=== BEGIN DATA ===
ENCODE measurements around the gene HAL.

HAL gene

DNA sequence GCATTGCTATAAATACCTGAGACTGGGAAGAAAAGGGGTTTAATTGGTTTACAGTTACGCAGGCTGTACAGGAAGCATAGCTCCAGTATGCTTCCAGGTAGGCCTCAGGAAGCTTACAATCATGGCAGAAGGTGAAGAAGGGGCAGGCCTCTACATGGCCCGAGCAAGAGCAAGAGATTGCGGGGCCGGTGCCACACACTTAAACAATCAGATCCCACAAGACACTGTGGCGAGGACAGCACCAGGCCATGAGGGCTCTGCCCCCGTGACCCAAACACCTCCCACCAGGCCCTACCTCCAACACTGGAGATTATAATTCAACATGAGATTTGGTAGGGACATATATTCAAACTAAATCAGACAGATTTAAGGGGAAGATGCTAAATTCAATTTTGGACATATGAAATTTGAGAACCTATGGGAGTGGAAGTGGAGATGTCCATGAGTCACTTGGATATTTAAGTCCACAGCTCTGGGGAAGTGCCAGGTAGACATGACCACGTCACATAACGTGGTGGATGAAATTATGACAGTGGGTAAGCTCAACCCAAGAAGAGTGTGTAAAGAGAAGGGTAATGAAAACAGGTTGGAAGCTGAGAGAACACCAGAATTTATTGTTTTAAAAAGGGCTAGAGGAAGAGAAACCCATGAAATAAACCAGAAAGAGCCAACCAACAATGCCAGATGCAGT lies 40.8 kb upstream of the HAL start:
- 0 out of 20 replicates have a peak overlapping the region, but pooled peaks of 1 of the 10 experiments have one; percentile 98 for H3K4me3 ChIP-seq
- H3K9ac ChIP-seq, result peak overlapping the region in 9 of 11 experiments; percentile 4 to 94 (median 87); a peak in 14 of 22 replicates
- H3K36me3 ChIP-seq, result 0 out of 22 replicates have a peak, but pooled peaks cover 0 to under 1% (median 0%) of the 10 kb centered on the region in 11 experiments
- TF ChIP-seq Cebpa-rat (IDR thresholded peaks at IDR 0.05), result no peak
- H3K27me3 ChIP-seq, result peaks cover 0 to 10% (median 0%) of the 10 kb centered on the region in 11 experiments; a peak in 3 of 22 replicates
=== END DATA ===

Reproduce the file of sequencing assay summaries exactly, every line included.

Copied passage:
ENCODE measurements around the gene HAL.

HAL gene

DNA sequence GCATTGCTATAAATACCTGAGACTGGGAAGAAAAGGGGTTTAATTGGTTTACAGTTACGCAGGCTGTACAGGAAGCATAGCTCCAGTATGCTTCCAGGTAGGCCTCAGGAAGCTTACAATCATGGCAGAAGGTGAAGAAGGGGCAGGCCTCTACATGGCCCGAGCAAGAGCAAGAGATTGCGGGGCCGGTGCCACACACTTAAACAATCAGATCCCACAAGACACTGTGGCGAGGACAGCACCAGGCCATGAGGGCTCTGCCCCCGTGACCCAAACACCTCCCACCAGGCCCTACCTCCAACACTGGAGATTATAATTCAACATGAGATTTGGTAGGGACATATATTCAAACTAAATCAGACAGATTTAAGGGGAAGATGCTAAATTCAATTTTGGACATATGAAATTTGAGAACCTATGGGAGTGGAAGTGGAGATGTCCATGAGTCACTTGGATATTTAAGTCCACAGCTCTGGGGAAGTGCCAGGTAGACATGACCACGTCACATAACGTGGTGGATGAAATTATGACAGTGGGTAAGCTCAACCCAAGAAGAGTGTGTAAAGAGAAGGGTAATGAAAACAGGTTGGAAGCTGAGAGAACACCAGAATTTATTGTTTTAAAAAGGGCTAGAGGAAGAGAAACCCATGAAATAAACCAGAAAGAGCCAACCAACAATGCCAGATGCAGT lies 40.8 kb upstream of the HAL start:
- 0 out of 20 replicates have a peak overlapping the region, but pooled peaks of 1 of the 10 experiments have one; percentile 98 for H3K4me3 ChIP-seq
- H3K9ac ChIP-seq, result peak overlapping the region in 9 of 11 experiments; percentile 4 to 94 (median 87); a peak in 14 of 22 replicates
- H3K36me3 ChIP-seq, result 0 out of 22 replicates have a peak, but pooled peaks cover 0 to under 1% (median 0%) of the 10 kb centered on the region in 11 experiments
- TF ChIP-seq Cebpa-rat (IDR thresholded peaks at IDR 0.05), result no peak
- H3K27me3 ChIP-seq, result peaks cover 0 to 10% (median 0%) of the 10 kb centered on the region in 11 experiments; a peak in 3 of 22 replicates